Rotary Steerable Drilling Systems

Effective rotary steerable drilling systems overcome most of the problems with steerable motors by providing continuos pipe rotation while drilling. This is accomplished, with the tool reported on in this paper, with a non-rotating steerable sleeve containing three extendable pads that push against the borehole wall.

The drillstring, which is connected to the bit, rotates inside the sleeve. Independently varying the force on each of the pads steers the tool along the desired well path. The tool can be programmed for inclination or steering force and deviations are automatically adjusted for by a closed loop control. Any adjustments needed can be downlinked to the tool without interrupting drilling.

Drilling Fluids for Directional Drilling

two shale shakers
Two linear motion shale shakers

Drilling Fluid Characteristics

Several mud characteristics play key roles in directional drilling, which apply almost equally well to rotary steerable drilling or steerable motor drilling. Some, however, become more of an issue with rotary steerable drilling systems.

Borehole stabilization

Borehole stability is always a concern in any type of drilling and is even more of an issue during directional drilling due to the convergence of the collapse pressure and fracture gradient with inclination angle.

As the safe mud weight range for a stable wellbore in shales shrinks with inclination angle, any reduction in wellbore strength due to shale hydration or pore pressure elevation becomes much more critical. This is even truer for rotary steerable drilling tools using extendable pads for steering. These pads have a finite extension and require a firm wellbore against which to push to supply the steering force to maintain the desired well path.

Suspended solids.

Suspended solids, including both the type and concentration, are also of universal concern, as they tend to lower drilling rate and decrease the rate-of-penetration (ROP).

Sand is abrasive and can damage rotary seals, motor stators, rotors, bearings as well as other downhole and surface fluid handling components. Lost circulation material (LCM), is notorious for plugging off narrow flow passages or screens in motors, measurement while drilling (MWD) tools, pulsers as well as bit nozzles.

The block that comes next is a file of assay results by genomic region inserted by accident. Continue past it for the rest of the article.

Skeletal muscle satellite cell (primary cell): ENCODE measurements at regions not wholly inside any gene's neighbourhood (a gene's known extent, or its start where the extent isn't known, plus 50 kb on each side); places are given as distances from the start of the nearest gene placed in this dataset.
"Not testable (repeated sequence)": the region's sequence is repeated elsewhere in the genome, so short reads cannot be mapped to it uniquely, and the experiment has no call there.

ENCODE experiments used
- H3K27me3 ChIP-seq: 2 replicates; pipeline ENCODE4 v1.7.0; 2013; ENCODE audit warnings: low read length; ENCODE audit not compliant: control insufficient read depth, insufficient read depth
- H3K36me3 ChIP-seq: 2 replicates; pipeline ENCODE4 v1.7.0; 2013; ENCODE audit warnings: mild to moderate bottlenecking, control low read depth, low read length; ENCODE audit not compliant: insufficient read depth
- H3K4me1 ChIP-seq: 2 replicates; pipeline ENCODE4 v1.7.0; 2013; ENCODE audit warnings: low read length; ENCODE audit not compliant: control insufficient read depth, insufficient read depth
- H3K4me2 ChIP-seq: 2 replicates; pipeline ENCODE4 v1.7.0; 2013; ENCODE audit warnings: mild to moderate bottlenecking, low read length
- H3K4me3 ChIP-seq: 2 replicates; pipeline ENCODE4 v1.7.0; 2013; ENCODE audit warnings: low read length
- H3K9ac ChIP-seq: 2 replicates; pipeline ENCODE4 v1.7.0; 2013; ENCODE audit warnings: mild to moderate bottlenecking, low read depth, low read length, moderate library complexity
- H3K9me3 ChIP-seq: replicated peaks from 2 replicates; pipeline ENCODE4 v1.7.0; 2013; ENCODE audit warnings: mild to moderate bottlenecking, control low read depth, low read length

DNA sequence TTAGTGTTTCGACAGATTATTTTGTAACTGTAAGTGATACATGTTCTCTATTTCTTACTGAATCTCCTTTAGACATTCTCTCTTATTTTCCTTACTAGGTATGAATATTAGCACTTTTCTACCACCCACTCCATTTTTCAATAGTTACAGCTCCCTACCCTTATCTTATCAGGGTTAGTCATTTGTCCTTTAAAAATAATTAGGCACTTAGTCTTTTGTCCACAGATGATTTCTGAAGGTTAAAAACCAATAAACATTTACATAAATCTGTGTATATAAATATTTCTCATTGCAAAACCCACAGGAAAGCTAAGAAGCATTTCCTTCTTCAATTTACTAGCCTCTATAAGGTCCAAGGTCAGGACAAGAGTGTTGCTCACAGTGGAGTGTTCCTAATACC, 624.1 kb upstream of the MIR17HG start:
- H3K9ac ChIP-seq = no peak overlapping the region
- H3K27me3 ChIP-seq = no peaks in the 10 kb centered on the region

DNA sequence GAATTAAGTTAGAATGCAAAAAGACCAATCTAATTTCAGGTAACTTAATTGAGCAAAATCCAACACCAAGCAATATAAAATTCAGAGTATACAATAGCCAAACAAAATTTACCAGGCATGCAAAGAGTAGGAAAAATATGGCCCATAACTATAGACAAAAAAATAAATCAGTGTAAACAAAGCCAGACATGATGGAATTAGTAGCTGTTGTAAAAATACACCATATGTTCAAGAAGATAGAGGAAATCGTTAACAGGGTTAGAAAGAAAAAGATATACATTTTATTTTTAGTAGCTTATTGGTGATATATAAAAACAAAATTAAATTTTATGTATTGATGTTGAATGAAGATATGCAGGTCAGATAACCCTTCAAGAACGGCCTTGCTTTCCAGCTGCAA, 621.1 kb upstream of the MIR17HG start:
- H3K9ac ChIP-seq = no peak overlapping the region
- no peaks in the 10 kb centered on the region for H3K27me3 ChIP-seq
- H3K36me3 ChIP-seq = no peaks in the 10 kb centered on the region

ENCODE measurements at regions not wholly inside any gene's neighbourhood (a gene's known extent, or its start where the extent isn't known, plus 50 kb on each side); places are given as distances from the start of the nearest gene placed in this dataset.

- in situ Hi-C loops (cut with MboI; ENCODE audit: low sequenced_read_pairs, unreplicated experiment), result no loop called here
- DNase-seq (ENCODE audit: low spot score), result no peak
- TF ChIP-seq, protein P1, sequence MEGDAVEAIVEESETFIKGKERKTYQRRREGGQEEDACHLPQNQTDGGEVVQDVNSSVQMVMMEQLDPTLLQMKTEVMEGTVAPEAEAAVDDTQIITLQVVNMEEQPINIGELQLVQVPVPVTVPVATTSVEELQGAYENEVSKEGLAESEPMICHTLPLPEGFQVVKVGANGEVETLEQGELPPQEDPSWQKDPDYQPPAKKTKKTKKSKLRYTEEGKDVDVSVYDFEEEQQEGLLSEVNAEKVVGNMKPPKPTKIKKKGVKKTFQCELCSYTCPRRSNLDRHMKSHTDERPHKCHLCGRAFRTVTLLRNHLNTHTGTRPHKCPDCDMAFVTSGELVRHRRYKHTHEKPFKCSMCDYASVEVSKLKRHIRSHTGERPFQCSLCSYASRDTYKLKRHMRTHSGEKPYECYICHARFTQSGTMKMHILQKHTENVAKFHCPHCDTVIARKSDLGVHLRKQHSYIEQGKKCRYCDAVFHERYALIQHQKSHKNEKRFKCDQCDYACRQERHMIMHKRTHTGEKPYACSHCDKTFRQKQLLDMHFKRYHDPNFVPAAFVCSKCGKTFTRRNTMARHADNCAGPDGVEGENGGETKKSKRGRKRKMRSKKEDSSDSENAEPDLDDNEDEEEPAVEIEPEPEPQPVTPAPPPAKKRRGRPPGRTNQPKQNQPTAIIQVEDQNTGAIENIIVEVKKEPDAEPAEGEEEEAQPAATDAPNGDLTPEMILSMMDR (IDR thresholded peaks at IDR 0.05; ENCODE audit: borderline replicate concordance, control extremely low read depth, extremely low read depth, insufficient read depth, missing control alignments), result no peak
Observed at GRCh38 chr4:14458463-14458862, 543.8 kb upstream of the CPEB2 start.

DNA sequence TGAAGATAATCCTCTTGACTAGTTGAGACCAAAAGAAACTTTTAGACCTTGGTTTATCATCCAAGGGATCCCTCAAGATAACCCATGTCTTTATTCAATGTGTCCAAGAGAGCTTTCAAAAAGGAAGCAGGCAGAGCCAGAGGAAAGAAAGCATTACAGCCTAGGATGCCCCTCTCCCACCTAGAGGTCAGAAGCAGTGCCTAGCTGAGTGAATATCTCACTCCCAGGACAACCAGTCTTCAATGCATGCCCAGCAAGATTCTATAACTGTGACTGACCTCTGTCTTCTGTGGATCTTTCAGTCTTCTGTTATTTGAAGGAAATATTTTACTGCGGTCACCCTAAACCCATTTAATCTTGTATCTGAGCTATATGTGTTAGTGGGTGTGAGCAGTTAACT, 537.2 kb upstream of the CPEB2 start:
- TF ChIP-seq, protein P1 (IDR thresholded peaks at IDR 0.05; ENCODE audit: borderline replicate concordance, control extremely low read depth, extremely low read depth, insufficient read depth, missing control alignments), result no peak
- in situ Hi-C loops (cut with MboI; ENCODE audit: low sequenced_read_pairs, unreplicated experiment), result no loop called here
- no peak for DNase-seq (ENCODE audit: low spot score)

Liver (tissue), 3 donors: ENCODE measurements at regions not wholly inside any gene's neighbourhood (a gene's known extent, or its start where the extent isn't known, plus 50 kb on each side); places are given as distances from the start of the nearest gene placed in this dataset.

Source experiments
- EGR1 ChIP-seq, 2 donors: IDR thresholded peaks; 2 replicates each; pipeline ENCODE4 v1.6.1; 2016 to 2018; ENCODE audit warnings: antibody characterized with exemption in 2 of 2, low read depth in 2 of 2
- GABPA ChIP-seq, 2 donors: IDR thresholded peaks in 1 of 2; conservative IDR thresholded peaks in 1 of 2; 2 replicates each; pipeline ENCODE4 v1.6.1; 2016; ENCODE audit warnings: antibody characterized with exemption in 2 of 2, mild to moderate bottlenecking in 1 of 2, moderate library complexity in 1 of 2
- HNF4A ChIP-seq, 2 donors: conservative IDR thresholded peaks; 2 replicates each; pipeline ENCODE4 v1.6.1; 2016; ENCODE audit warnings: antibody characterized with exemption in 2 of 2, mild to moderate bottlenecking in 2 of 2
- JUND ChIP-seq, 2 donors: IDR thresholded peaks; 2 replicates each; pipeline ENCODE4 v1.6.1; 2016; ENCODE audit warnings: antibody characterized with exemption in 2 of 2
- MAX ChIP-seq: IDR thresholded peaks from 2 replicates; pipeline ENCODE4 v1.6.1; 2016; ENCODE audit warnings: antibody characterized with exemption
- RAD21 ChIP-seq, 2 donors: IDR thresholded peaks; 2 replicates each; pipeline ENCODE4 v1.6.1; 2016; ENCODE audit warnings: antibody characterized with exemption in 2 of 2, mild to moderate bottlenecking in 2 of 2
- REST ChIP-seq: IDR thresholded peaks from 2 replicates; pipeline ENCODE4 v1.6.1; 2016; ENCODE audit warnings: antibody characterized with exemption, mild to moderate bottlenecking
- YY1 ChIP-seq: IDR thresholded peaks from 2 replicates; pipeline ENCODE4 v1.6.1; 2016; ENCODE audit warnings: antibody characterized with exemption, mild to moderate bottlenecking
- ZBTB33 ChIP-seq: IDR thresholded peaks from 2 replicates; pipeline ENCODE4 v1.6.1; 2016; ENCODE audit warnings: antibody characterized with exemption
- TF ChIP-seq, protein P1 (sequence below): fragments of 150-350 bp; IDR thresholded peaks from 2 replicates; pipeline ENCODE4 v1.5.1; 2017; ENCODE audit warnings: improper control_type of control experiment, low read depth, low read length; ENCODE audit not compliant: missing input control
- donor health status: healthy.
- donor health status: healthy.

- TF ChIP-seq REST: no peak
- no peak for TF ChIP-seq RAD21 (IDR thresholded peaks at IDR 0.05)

Elastomer compatibility

Materials compatibility is also always of concern in drilling but is particularly important where motor stators and elastomeric seals are concerned and needs special attention when using invert emulsion drilling fluids as well as some specialty drilling fluids.

Lubricity

The pertinent coefficient of friction between the drill string and borehole when slide drilling is initiated is the static coefficient of friction that is always higher than the dynamic coefficient of friction, which is most pertinent in rotary drilling.

This makes the lubricating characteristics of the drilling fluid extremely important during slide drilling to help lower drag, minimize stick slip and facilitate tool face orientation. This accounts for some of the popularity of oilbased mud (OBM), pseudo oil-based mud (POBM) and synthetic-based mud (SOBM) for slide drilling due to their typically lower coefficient of friction.

While lubricity might be expected to be less important for rotary steerable tools due the reduced torque and drag from the reduced wellpath tortuosity, wells where rotary steerable tools are used are typically more complex pushing the limits of even rotary steerable technology. The net result is that lubricity is just as important as in steerable motor drilling.

Some water-based mud (WBM) formulations, such as fluids containing polyglycol, have significantly lower coefficient-of-friction between the drillstring and borehole/casing than others. A variety of different lubricants have been used to reduce the coefficient-of-friction even more.

Lubricants such as fatty acids, alcohols, detergents/surfactants and esters have been used and in some cases these WBM’s can be formulated with lubricity measured in the laboratory similar to invert emulsion drilling fluids. Mechanical lubricants such as beads, ground nut hulls and graphite have also been used to facilitate slide drilling with mixed results.

Rheology

The importance of cuttings removal in the absence of drill string rotation has been discussed earlier and hole cleaning can be influenced by the rheological characteristics of the drilling fluid, if only indirectly. While investigators have not always agreed on which characteristics are most desirable, turbulent flow has usually been found advantageous for hole cleaning in high inclination intervals.

All things being equal, turbulence is facilitated by lower fluid viscosity, although hole cleaning efficiency may be reduced when low viscosity fluids drop back into laminar flow. Use of turbulence may only be practical in non-permeable formations, however, due to the tendency to scour off the mud cake in more permeable zones.